The Medal of Honor is America’s highest military honor, awarded by the President in the name of Congress for extraordinary acts of valor. First presented in 1863 to the surviving Andrews Raiders, Union soldiers who volunteered to commandeer the Confederate train The General, the Medal of Honor has since been awarded more than 3,500 times. The criteria and design of the Medal has changed since 1863, and today three variants of the Medal exist: one for the Department of the Army (awarded to soldiers), one for the Department of the Navy (awarded to sailors, marines, and coast guardsmen)…

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Beatings, Battles, and Brawls: Congressional Violence in the Antebellum Era

American History, Political Science, Slavery in America and the World, U.S. Congressional Documents, U.S. Congressional Serial Set
Tara Kibler

When any slightly incendiary word is uttered in Congress, the media is quick to report it. Today, live coverage of congressional proceedings and social media-driven insta-news has made us all well aware of any tiffs, squabbles, or fallings-out in Washington. As a result, we’re also well aware that strong disagreement in the Capitol is, as to be expected, very common.

There was a time in American history, though, when disagreements became so heated that they turned physical, ranging from a singular blow to a vicious beating, and even to murder. In the pre-Civil War era, Congress saw at least 70 violent incidents between its members. Let’s just say that if C-SPAN had existed in the early 1800s…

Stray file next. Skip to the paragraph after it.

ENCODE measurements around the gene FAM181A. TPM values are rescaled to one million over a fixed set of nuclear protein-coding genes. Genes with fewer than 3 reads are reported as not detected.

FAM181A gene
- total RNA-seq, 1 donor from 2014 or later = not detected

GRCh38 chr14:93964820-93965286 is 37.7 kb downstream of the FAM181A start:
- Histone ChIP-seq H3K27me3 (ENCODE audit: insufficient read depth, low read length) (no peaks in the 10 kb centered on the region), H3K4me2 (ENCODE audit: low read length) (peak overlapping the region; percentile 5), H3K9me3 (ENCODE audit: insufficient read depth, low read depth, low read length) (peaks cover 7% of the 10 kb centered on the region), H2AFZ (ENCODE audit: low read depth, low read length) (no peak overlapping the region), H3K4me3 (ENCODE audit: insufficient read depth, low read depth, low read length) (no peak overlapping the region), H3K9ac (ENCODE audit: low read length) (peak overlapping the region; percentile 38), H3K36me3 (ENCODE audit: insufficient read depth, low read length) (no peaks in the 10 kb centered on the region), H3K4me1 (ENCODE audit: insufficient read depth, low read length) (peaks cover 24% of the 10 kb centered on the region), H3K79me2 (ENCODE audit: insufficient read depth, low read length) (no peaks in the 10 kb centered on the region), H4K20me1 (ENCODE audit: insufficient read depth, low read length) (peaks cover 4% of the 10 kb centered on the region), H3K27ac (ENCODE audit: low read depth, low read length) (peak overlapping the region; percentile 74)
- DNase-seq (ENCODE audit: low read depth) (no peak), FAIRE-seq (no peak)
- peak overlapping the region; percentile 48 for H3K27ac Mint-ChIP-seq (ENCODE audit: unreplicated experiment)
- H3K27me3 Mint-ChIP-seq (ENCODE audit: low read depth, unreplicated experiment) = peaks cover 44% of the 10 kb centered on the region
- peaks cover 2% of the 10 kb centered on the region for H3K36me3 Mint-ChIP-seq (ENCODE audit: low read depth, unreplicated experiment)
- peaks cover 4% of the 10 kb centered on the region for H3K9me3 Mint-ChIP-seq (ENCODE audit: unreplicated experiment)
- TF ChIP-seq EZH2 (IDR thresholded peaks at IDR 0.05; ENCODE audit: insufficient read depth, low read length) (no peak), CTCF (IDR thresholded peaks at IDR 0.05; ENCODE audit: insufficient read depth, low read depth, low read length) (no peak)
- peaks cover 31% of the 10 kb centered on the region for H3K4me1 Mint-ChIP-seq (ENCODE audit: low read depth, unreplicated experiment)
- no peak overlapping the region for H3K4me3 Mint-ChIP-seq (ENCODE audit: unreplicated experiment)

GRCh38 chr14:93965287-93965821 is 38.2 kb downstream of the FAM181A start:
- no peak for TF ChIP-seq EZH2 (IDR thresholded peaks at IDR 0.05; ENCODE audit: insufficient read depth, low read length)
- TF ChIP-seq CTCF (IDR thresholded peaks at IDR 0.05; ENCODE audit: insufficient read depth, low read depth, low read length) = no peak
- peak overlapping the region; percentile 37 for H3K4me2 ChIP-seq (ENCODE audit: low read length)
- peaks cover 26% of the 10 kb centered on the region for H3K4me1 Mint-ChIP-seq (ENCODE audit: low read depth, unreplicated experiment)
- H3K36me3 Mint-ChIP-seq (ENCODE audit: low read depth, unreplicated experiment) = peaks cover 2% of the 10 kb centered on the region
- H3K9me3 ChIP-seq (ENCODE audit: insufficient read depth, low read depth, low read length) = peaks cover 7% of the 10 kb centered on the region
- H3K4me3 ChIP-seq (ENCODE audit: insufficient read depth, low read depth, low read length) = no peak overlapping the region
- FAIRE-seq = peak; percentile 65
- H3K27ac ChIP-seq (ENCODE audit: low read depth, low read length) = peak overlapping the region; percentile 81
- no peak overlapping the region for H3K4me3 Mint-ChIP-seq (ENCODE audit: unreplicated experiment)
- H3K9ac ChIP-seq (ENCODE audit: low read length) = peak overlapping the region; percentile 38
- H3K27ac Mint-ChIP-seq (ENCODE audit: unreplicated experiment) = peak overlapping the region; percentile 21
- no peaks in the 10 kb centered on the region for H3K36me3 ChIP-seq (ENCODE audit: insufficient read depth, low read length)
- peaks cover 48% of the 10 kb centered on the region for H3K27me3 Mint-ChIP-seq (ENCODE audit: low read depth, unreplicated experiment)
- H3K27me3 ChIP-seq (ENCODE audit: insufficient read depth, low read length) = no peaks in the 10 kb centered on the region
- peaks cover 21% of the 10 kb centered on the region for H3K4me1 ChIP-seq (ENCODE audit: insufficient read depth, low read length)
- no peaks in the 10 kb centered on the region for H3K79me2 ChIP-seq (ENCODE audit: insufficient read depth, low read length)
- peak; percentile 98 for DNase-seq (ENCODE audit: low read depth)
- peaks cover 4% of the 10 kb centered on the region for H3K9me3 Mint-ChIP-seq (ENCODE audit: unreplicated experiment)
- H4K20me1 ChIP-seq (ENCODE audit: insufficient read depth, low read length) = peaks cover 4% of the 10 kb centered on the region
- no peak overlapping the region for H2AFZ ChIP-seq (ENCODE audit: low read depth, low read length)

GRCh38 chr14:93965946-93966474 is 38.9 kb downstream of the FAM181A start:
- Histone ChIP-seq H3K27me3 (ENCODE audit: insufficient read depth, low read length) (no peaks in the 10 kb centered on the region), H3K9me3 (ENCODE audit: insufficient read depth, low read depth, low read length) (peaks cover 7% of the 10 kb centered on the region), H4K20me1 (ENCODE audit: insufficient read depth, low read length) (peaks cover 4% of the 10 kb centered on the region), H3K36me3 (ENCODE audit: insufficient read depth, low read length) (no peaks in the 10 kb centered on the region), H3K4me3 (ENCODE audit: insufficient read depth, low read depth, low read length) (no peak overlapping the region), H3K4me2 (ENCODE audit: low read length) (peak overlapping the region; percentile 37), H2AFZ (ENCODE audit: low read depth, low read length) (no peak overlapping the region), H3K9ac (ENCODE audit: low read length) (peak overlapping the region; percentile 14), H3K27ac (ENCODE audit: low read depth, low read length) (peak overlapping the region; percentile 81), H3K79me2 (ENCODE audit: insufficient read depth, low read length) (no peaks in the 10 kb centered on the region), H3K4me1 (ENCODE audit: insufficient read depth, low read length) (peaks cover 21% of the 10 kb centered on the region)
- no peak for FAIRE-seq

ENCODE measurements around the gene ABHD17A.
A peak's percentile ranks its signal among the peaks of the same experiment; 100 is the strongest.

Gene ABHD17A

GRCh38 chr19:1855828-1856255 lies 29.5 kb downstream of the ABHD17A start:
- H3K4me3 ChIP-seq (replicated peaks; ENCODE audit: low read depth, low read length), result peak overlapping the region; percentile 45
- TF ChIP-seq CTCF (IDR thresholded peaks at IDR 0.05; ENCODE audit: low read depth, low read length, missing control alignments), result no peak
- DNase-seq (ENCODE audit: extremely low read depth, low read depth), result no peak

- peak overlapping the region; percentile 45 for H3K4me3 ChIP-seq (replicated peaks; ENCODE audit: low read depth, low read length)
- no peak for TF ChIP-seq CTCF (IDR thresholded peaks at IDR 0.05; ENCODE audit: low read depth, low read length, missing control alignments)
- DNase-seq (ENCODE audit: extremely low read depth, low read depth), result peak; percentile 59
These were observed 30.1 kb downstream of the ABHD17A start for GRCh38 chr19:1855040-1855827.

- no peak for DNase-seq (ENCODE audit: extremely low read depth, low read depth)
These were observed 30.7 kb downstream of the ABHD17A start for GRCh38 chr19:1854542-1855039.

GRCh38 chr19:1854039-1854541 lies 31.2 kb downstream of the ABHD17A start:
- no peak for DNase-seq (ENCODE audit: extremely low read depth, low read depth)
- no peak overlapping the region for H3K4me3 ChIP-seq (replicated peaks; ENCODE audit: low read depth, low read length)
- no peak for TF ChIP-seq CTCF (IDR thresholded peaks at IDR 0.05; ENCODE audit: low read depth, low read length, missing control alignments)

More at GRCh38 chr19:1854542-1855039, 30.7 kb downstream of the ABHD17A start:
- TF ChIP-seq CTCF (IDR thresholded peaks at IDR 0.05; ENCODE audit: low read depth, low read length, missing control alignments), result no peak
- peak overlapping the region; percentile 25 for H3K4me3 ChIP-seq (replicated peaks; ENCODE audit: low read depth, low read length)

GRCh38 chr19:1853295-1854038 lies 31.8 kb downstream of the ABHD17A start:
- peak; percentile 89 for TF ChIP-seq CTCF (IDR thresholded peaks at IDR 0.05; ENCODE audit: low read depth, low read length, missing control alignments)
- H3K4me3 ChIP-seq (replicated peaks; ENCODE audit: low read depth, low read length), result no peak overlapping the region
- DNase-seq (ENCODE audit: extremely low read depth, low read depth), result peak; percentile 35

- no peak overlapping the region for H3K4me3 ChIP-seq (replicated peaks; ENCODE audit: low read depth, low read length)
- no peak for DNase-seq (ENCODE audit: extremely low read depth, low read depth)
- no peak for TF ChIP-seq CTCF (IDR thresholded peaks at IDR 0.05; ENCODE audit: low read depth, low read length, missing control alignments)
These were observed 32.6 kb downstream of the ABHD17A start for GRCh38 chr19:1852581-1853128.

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Secrets of the Serial Set: The Commonwealth of Puerto Rico

American History, Foreign Affairs, Secrets of the Serial Set, U.S. Congressional Serial Set
Tara Kibler

This month, HeinOnline continues its Secrets of the Serial Set series by delving into the question of Puerto Rico—how did the island become a U.S. territory? As U.S. citizens, how do Puerto Ricans participate in American democracy? Should the territory ultimately become an American state?

Secrets of the Serial Set is an exciting and informative monthly blog series from HeinOnline dedicated to unveiling the wealth of American history found in the United States Congressional Serial Set. Documents from additional HeinOnline databases have been incorporated to supplement research materials for non-U.S. related events discussed.


The U.S. Congressional Serial Set is considered an essential publication for studying American history…

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Secrets of the Serial Set: The Iran-Contra Affair

American History, Exploring HeinOnline, Foreign Affairs, Secrets of the Serial Set, U.S. Congressional Serial Set
Tara Kibler

This month, HeinOnline continues its Secrets of the Serial Set series by investigating the oft-overlooked Iran-Contra affair, a political scandal involving the Reagan Administration, Nicaraguan civil war, and the Islamic Republic of Iran.